How does the government assure U.S. beef safety from "mad cow disease"?

Do "downer" cows threaten the safety of beef from "mad cow disease"?

How do we search for "mad cow disease" in this country’s cattle?

What is the risk of BSE in the United States? 


How does the government assure U.S. beef safety from "mad cow disease"?
Since 1989, the U.S. Department of Agriculture (USDA) has been developing and implementing an internationally recognized series of bovine spongiform encephalopathy (BSE, commonly referred to as "mad cow disease") safeguards to ensure a healthy cattle herd and a safe food supply. For example, certain cattle feed ingredients that could spread BSE have been banned since 1997. Additionally, tissues that could potentially carry BSE in an animal – including the brain and spinal cord – must be removed from cattle prior to processing, and therefore are not allowed into the food supply.

The United States began an active BSE surveillance program in 1990 and, since its inception, more than 1 million cattle at greatest risk for BSE have been tested. USDA's ongoing BSE surveillance program tests approximately 40,000 high-risk cattle annually. This program is rigorous and exceeds international guidelines by 10 times.

Do "downer" cows threaten the safety of beef from "mad cow disease"?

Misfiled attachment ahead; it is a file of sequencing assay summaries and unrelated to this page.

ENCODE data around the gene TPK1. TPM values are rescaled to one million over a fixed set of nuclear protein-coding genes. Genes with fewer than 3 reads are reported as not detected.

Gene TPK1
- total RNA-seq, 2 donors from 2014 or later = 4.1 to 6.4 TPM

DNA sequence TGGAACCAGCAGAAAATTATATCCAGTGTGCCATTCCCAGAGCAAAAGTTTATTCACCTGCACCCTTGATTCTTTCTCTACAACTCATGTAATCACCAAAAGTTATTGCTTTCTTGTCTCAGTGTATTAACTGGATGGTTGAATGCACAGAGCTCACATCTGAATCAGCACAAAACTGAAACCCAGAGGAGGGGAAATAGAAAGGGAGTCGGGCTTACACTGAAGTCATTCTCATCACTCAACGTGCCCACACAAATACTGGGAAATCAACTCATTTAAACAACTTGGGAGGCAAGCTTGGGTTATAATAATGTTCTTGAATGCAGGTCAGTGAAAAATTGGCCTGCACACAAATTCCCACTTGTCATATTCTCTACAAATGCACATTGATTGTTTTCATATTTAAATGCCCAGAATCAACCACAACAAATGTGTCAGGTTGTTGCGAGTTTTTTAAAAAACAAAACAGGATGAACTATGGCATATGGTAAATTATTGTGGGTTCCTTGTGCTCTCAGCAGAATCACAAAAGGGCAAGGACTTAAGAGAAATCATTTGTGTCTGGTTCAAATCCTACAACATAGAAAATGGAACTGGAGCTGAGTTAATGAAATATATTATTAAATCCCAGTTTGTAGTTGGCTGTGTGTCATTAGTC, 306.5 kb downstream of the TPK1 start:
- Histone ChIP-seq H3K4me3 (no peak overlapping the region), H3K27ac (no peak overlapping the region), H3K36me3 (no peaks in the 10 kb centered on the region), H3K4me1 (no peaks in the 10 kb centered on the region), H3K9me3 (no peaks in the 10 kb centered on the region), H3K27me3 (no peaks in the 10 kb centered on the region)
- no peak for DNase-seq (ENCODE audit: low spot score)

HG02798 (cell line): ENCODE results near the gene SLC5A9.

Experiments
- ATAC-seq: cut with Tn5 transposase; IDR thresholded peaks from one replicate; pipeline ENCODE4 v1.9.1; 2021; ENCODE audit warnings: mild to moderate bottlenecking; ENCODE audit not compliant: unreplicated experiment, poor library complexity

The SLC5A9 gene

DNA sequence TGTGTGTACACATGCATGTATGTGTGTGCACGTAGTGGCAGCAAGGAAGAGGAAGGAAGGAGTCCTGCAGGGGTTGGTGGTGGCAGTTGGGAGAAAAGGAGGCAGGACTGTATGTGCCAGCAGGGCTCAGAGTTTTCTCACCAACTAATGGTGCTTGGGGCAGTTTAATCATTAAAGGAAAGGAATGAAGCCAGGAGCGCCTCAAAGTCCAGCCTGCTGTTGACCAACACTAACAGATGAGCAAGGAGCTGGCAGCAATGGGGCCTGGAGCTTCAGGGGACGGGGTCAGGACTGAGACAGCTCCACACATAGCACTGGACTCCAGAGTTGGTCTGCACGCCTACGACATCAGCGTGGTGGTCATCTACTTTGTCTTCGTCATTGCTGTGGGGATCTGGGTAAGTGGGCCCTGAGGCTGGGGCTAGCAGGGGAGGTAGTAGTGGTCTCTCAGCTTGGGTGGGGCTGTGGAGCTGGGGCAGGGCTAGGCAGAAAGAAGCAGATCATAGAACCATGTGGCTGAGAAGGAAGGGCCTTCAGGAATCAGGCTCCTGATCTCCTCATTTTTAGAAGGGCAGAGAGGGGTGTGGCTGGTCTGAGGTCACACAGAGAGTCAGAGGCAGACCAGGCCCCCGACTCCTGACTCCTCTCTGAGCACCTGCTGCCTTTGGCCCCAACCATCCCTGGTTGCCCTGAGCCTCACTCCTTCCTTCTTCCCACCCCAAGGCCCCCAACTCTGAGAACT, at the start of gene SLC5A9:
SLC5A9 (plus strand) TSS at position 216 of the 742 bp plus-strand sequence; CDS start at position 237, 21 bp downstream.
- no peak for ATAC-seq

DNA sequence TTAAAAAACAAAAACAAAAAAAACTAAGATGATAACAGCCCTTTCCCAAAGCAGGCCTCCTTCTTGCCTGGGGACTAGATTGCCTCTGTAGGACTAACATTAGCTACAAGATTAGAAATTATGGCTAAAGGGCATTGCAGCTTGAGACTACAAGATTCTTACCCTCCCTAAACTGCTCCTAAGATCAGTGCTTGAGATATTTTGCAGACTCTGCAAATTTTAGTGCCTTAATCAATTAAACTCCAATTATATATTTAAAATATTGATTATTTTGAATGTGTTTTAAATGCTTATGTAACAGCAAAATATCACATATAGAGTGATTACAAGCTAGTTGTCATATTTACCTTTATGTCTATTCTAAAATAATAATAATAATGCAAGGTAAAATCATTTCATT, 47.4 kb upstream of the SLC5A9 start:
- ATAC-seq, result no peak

No. Any cattle exhibiting signs of central nervous system disorder are banned from the food supply. Because the inability of cattle to walk can specifically be a symptom of BSE, USDA prohibits all animals that are unable to walk from entering the human food supply. However, the "downer cow" ban ("Prohibition of the Use of Specified Risk Materials for Human Food and Requirements for the Disposition of Non-Ambulatory Disabled Cattle") is just one of many safeguards designed to protect animal health and the human food supply from BSE.

How do we search for "mad cow disease" in this country's cattle?
Since 1990, USDA has conducted a science-based surveillance program to detect BSE in the United States. In the U.S. BSE surveillance program, animals targeted for BSE testing include those exhibiting signs of central nervous system disorders, non-ambulatory animals (those that can not walk) and other animals exhibiting symptoms consistent with BSE that die on-farm. The program also focuses on cattle older than 30 months of age. Since tests can only detect abnormal prion protein a few months prior to clinical disease, testing younger animals has limited or no value.

USDA maintains an ongoing BSE surveillance program and currently tests approximately 40,000 high-risk cattle annually, a number that greatly exceeds the World Organization for Animal Health’s (OIE) recommended testing levels. The ongoing BSE surveillance program is designed to detect BSE at a prevalence level of one case per 1 million adult cattle.

What is the risk of BSE in the United States?
In May 2007, OIE classified the United States as a controlled risk country in regard to BSE. According to the OIE definition, controlled risk means U.S. regulatory controls are effective and that U.S fresh beef and beef products from cattle of all ages can be safely traded.

In addition, the results of government BSE testing show if BSE still exists in the U.S. cattle herd, it is very rare – estimated to be less than one infected animal per 1 million adult cattle.



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